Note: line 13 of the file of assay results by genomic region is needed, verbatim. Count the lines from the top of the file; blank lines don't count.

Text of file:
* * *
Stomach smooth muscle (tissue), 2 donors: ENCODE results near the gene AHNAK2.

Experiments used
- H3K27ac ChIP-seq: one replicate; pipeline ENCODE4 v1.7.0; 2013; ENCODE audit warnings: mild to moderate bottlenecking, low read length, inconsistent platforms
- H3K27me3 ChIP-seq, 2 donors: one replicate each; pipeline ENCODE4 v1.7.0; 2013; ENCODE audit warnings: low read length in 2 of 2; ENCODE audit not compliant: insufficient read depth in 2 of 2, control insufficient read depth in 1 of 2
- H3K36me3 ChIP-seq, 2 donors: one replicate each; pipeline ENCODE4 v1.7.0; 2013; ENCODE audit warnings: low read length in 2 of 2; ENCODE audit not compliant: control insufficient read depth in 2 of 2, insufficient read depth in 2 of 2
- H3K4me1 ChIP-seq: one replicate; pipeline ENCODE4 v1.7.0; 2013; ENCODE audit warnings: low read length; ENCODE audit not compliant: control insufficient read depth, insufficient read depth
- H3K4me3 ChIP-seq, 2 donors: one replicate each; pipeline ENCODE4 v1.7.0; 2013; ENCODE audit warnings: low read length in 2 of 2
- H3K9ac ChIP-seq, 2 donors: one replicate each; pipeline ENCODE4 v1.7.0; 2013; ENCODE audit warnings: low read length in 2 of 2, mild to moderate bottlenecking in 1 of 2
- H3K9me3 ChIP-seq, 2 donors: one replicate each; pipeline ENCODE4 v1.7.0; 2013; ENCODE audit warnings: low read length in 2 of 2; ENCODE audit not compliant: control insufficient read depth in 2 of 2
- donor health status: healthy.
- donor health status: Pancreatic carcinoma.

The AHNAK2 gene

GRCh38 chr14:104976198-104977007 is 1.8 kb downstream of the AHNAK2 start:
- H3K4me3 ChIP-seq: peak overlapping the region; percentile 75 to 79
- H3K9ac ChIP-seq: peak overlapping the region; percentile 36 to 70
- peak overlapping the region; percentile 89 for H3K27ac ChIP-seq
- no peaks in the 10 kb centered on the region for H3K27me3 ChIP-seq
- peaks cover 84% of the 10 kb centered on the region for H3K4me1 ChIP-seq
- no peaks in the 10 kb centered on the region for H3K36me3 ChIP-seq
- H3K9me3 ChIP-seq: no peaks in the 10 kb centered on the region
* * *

GRCh38 chr14:104976198-104977007 is 1.8 kb downstream of the AHNAK2 start: